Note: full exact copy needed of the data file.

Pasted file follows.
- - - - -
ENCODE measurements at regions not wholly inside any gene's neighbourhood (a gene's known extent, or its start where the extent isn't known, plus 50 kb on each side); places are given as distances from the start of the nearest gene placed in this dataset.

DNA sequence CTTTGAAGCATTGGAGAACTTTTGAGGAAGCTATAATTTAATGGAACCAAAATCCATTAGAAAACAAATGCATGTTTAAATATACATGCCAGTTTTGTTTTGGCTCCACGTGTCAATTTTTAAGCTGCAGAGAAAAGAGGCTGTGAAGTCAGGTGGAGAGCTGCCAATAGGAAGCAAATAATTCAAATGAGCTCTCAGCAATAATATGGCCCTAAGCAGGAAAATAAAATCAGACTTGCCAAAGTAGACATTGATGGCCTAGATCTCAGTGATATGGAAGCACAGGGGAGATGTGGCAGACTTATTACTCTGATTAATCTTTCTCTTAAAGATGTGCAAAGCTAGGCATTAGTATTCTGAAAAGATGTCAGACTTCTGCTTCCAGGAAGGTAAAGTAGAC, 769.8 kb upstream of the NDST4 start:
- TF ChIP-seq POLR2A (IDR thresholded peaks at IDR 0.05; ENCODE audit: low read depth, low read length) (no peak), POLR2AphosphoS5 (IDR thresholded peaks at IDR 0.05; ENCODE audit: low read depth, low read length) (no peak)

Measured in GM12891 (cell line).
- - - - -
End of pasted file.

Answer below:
ENCODE measurements at regions not wholly inside any gene's neighbourhood (a gene's known extent, or its start where the extent isn't known, plus 50 kb on each side); places are given as distances from the start of the nearest gene placed in this dataset.

DNA sequence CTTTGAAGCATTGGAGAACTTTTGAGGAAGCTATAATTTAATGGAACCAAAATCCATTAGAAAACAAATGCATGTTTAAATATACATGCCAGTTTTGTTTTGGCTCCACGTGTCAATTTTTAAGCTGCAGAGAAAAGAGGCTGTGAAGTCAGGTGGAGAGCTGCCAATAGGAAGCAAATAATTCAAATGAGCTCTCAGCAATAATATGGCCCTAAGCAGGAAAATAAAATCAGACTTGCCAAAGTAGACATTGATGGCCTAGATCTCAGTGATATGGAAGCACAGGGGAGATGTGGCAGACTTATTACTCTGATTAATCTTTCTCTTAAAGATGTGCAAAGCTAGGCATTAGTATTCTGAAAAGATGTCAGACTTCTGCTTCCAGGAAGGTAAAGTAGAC, 769.8 kb upstream of the NDST4 start:
- TF ChIP-seq POLR2A (IDR thresholded peaks at IDR 0.05; ENCODE audit: low read depth, low read length) (no peak), POLR2AphosphoS5 (IDR thresholded peaks at IDR 0.05; ENCODE audit: low read depth, low read length) (no peak)

Measured in GM12891 (cell line).